Apshawa Elementary School has a new principal

| 28 Sep 2011 | 02:16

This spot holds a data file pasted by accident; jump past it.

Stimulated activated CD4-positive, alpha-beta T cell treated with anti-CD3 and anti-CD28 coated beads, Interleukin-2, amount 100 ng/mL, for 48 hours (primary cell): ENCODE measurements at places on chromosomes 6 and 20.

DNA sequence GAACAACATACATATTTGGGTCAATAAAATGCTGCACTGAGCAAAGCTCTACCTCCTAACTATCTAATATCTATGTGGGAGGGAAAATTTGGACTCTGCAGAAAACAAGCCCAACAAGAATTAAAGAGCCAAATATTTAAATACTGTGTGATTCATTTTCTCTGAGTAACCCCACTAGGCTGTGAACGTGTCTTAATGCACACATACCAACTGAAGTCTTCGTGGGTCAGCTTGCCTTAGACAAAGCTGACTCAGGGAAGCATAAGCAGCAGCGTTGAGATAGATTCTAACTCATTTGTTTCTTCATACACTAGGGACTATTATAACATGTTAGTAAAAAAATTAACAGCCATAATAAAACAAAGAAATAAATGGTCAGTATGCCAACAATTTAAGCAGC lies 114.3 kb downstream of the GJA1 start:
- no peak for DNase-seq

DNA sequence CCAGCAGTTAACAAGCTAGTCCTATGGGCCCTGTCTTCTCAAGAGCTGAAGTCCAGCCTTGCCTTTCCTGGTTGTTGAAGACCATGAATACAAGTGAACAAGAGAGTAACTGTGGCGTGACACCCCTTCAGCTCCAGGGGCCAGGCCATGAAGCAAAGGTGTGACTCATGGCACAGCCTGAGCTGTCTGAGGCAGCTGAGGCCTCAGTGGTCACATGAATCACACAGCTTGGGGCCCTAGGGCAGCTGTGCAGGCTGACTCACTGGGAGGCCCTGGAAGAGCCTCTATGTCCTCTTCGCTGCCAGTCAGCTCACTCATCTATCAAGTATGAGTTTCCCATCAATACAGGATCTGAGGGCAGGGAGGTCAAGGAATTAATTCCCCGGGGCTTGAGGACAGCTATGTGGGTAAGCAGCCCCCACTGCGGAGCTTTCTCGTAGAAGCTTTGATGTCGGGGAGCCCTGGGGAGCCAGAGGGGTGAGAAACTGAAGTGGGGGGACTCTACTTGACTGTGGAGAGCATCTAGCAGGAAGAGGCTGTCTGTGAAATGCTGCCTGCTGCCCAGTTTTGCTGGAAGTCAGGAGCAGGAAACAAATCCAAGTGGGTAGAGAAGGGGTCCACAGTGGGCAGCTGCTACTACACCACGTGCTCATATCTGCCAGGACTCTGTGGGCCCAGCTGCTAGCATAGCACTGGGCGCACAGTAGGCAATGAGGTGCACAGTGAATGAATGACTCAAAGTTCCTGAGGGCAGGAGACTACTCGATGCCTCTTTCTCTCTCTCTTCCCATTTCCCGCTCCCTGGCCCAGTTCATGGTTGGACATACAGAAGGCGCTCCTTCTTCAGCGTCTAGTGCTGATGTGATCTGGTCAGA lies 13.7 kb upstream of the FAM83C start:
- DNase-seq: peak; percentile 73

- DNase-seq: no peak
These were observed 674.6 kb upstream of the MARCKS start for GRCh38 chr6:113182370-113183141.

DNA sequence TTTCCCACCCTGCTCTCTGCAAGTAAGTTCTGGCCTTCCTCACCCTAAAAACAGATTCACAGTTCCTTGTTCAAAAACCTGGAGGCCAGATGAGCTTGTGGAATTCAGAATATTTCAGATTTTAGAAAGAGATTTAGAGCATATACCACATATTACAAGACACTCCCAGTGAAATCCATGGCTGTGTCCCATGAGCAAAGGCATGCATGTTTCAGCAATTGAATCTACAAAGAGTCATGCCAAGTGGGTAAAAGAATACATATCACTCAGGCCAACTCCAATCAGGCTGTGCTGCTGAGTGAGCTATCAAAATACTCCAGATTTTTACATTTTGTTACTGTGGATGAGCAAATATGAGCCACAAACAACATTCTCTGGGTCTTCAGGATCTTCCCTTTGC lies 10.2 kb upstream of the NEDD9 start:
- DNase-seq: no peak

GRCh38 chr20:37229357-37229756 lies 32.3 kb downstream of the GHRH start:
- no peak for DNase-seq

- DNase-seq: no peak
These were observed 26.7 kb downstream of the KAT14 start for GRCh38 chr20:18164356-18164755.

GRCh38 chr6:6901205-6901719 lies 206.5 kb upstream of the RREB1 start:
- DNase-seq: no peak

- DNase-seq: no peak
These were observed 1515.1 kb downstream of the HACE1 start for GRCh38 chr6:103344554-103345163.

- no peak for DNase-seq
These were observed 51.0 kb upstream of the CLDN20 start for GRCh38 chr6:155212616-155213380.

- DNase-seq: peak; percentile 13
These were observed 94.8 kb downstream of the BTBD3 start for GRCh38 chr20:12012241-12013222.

WEST MILFORD-Apshawa Elementary School has a new principal, starting today, Oct. 1. Iris Wechling-Karnas takes over the 330 student school at 140 High Crest Drive from Dominick Silla who was principal since November, 2003. Silla becomes principal of an Elmwood Park school. The new principal was appointed by the board of education at its workshop meeting on Sept. 21. Until this week she was principal of the Clifton E. Lawrence School, 31 Ryan Road, Wantage. Earlier this week, Wechling-Karnas took time out from her transition efforts for an exclusive interview with The West Milford Messenger. THE MESSENGER: Please give me a brief history of your background, when and how your career started, how has it changed? WECHLING-KARNAS: I started teaching in Vernon in 1974. I was then a graduate of William Paterson University. I taught there (in Vernon) until 1980 when I had my first child. Became stay at home mom, but continued working teaching summer school in Vernon. Also involved in lots of community service, including the Boy and Girl Scouts and a dance group. I went back to teaching in 1993, then a few years later my principal encouraged me to return to school for my administrative degree, a masters in education from Rutgers University in New Brunswick. Then the district where I was a teacher hired me as building principal and I have been here 5 years. I was interested in working in a district with a larger administrative staff and forward think about what's best for kids and West Milford seems to be that kind of district. THE MESSENGER: How long have you been at Lawrence and in what positions? How old is the school? WECHLING-KARNAS: It was built in 1981, and has 570 students. I'm the sole administrator in the building, with 115 staff members, including 65 teachers. I was very involved with our special education population. It's provided me with intense experience. THE MESSENGER: the Lawrence School's website lists your web picks for internet links. Is this a concept you developed and will you implement it at Apshawa? WECHLING-KARNAS: I started those. The teachers and I coordinated reading motivation and math problem solving links. There's also a monthly problem that come ups for children and parents to work on at home. I think its an exciting opportunity to look into. THE MESSENGER: Are the responsibilities of a grammar school principal the same as they were, say 30 years ago? And tell us a little bit about those duties? WECHLING-KARNAS: I think the responsibilities have ratcheted up tremendously in that time and I know that much of it is accountability to ensure that kids get a great instructional experience. Standards now coming from the state and federal government with testing and no child left behind all filter down to the classroom. Some could say that‘s the responsibility of teachers, but as the instructional leader in the school I know I have a vested interest in making them successful. So it isn't just up to them, it's also up to me to make things happen. THE MESSENGER: As a "new broom," so to speak, what is some of the sweeping your likely to do? WECHLING-KARNAS: I think its' really important for me to know what's strong about the school and the first thing I want to do is find out from parents and teachers what they're most proud of and how I can support that work. I also have found it's very important and inspiring to ask people what else you would like to do and what else you'd like to do. What are your goals and dreams and how can we make them come true. I'm hoping to be able to spend more time with students and teachers than I am now. THE MESSENGER: People learn from their mistakes. What are some of the mistakes you made along the way? WECHLING-KARNAS: I don't look at life as a series of mistake or unfortunate activities. I look at everything as a learning experience. When I look at something that's not gone the way I wanted to I look at it and say "how can I make it better next time. " THE MESSENGER: In what direction do you see Apshawa school going in the years ahead? WECHLING-KARNAS: I don't until I know more about the school. It was easy here because I had taught here for six years before coming in as principal. THE MESSENGER: If you had it all to do over again, what would you do differently? WECHLING-KARNAS: I don't think I'd do anything differently. I'm glad I mad the choice to stay home with my children, It was a great experience for them. A wealth of experience that makes me a better educator. I have a 24-year-old daughter who's a music teacher in Vermont., 24; a son, 22, who is going to Rutgers as history teacher, and my baby, 17, he's still